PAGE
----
Earlier this summer, a group of AC Milan fans gathered for a vigil outside the club’s headquarters near via Turati in the center of Milan. They came with flowers and candles and recited prayers. At the end, they laid their beloved club to rest. The banner outside read, “AC Milan, December 16, 1899–July 22, 2012.” On it, a message that served as a final twist of the knife: “He lacked affection for his loved ones.” Milan received the “you’re dead to me” treatment from its fans the day it sold Thiago Silva and later Zlatan Ibrahimovic to Paris Saint-Germain. The previous season the club allowed Andrea Pirlo to join Juventus instead of renewing his deal. The thinking inside Milan was that Pirlo’s best days were behind him. The midfielder responded by leading Juve to an undefeated season, winning the Scudetto along the way. He then turned in a performance for Italy at Euro 2012 that cemented his position as one of the greatest midfielders of his generation.
Former France national team manager Raymond Domenech believes in things that you and I do not. Using astrology to help pick his team, for one. But here's one thing Domenech believes that seems to be right on: Karim Benzema, Hatem Ben Arfa, and Samir Nasri are not good enough for France. When Domenech was manager of the France national team, he resisted cries to include these young players, who were the core of France’s under-17 European Championship squad in 2004. And when the French players revolted and refused to practice at the last World Cup, it seemed a blessing in disguise that they were not there. Heading into Euro 2012, the feeling was that under new manager Laurent Blanc, Nasri, Ben Arfa, and Benzema were finally going to get a chance to strut their stuff. When the tournament ended for France with consecutive 2-0 defeats to Spain and Sweden, and a solitary goal between the trio of Benzema, Ben Arfa, and Nasri, the knives were out after yet another debacle, and it is now hard to escape the feeling that French football is in a state of terminal decline and the current crop of players won’t be the ones to stop it.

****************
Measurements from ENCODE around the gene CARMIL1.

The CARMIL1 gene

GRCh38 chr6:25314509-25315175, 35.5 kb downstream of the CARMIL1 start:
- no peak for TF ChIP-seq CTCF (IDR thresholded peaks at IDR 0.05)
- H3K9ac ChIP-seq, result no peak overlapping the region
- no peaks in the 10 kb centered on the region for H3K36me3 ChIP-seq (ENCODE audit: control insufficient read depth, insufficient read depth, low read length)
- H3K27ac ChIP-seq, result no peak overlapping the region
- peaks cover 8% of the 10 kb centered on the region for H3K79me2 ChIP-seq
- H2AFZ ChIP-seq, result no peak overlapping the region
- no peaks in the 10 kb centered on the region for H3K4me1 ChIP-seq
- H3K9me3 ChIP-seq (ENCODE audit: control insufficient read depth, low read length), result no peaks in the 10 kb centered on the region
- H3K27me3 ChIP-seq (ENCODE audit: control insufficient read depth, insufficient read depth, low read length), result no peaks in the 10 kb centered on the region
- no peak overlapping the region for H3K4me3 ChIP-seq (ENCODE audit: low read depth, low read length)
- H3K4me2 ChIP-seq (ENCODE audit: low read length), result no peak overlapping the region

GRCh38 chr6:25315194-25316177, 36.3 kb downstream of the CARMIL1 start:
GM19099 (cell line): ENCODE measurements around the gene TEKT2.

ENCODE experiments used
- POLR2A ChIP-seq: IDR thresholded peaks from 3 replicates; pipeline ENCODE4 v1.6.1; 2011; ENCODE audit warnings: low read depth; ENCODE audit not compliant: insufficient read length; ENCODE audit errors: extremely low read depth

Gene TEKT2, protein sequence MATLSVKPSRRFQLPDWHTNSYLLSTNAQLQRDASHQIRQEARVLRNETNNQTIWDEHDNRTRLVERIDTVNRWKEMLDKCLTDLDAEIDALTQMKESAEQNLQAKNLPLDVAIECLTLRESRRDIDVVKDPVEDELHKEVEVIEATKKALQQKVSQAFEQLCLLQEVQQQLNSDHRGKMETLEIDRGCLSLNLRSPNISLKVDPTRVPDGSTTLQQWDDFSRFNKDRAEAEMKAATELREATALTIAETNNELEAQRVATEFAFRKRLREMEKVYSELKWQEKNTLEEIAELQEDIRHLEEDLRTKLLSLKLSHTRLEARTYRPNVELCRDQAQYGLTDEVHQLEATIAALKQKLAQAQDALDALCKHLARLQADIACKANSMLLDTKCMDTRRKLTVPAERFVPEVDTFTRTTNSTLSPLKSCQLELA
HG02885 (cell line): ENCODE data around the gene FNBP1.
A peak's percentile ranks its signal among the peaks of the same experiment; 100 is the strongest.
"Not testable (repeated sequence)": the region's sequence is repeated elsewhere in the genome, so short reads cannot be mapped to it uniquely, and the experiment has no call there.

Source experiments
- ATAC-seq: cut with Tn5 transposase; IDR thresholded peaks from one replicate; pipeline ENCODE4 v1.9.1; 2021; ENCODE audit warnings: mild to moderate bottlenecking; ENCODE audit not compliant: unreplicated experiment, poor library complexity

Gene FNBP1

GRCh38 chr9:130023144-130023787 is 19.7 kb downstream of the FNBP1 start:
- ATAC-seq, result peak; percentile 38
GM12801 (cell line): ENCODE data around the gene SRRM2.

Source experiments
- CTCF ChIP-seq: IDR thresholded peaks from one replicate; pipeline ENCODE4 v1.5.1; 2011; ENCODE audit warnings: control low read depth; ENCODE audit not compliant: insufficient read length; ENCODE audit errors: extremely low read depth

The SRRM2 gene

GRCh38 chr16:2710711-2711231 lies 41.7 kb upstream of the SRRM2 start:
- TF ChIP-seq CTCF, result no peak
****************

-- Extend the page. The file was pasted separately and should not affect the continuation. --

In terms of European football, think of domestic leagues as your demanding, all-consuming job and Champions League as your significant other. They're both important and your success in either goes a long way toward identifying your place in the world. But put too much emphasis on your job and one day you come home to a fridge with only half and half and cream cheese in it and a note on the door saying, "It was real."
Wednesday, several teams learned something about balance and it's a lesson they shouldn't soon forget.